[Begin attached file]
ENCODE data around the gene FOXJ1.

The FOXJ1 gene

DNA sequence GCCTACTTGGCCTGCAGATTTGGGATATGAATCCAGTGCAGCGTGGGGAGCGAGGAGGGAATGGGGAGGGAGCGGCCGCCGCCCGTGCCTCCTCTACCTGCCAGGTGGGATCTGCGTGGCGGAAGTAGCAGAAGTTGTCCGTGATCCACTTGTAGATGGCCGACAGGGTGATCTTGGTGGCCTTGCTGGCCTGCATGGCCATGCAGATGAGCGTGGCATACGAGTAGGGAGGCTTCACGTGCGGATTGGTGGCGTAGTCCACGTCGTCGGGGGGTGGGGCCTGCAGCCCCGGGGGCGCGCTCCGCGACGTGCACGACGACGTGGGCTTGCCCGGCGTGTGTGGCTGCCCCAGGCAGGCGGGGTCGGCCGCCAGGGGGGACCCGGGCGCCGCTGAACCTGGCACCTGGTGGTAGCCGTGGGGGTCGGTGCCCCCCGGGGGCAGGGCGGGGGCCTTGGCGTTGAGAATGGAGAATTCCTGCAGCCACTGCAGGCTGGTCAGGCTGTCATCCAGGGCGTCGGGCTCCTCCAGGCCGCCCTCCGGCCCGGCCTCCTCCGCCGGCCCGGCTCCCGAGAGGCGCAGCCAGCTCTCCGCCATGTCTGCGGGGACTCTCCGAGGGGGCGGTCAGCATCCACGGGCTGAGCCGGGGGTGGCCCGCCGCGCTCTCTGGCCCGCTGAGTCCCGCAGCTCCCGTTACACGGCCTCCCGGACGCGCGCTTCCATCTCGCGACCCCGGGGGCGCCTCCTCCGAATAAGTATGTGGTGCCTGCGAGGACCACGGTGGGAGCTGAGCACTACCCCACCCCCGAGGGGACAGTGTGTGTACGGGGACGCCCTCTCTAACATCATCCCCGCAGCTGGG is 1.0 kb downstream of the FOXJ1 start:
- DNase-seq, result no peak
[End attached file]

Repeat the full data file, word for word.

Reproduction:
ENCODE data around the gene FOXJ1.

The FOXJ1 gene

DNA sequence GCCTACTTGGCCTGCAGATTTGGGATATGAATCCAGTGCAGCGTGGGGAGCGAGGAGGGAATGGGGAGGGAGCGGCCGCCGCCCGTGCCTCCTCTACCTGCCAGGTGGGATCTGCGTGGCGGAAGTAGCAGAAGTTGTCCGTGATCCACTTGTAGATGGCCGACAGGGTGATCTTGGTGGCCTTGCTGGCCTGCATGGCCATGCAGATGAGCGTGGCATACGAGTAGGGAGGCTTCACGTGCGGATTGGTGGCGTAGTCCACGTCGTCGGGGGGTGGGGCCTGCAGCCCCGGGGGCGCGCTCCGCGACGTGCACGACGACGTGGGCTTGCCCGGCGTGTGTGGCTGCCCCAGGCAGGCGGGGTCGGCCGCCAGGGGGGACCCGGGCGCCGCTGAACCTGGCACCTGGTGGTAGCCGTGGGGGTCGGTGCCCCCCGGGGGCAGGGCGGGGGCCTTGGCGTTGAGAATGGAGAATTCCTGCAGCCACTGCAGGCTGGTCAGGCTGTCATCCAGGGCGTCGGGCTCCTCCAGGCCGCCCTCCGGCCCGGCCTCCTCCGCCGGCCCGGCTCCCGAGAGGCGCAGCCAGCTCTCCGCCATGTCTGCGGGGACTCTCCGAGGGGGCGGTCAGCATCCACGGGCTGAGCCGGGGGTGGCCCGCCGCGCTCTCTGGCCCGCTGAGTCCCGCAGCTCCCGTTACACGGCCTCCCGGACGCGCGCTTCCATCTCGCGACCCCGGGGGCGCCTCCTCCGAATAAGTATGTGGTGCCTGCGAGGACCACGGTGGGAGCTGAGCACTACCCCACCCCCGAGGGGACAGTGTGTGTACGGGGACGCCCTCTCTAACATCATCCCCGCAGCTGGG is 1.0 kb downstream of the FOXJ1 start:
- DNase-seq, result no peak